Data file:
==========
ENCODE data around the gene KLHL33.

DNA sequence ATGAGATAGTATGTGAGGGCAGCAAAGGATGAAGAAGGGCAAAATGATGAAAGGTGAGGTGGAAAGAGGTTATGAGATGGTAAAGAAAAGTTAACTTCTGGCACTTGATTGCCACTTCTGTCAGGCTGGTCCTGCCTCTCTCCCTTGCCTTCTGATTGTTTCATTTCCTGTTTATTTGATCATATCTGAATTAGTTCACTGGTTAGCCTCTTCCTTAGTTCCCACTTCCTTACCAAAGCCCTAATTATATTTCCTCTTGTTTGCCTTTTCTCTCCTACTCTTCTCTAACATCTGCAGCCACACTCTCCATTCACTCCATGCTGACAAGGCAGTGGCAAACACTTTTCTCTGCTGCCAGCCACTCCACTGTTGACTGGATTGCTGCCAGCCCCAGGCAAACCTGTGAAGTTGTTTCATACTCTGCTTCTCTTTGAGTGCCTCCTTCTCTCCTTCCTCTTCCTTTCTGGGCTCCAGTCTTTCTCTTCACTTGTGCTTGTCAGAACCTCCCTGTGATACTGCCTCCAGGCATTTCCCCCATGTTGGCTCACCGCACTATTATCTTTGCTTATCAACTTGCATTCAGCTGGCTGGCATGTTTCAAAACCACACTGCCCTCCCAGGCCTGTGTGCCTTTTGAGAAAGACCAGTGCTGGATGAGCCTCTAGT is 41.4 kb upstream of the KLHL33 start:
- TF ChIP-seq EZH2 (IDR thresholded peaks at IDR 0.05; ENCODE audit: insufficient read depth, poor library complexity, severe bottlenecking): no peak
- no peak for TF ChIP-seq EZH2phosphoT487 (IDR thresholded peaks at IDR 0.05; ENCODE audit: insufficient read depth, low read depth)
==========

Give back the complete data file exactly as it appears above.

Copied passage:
ENCODE data around the gene KLHL33.

DNA sequence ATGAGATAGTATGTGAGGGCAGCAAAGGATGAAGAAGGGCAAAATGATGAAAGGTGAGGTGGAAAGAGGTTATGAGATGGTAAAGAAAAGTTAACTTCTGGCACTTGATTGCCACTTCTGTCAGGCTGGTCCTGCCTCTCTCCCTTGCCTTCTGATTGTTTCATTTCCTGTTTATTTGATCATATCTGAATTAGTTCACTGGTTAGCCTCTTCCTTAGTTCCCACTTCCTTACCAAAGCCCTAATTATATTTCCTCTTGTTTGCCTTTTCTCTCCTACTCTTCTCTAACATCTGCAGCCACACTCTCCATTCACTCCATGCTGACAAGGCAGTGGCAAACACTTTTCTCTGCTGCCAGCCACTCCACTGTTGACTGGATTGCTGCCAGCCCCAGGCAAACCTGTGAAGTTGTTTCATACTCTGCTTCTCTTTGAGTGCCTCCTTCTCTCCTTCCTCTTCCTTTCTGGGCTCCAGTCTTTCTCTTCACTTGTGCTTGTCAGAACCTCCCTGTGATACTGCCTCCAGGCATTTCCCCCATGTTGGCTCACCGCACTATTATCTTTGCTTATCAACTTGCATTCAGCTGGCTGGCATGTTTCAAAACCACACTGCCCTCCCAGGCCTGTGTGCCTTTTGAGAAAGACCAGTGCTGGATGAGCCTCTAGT is 41.4 kb upstream of the KLHL33 start:
- TF ChIP-seq EZH2 (IDR thresholded peaks at IDR 0.05; ENCODE audit: insufficient read depth, poor library complexity, severe bottlenecking): no peak
- no peak for TF ChIP-seq EZH2phosphoT487 (IDR thresholded peaks at IDR 0.05; ENCODE audit: insufficient read depth, low read depth)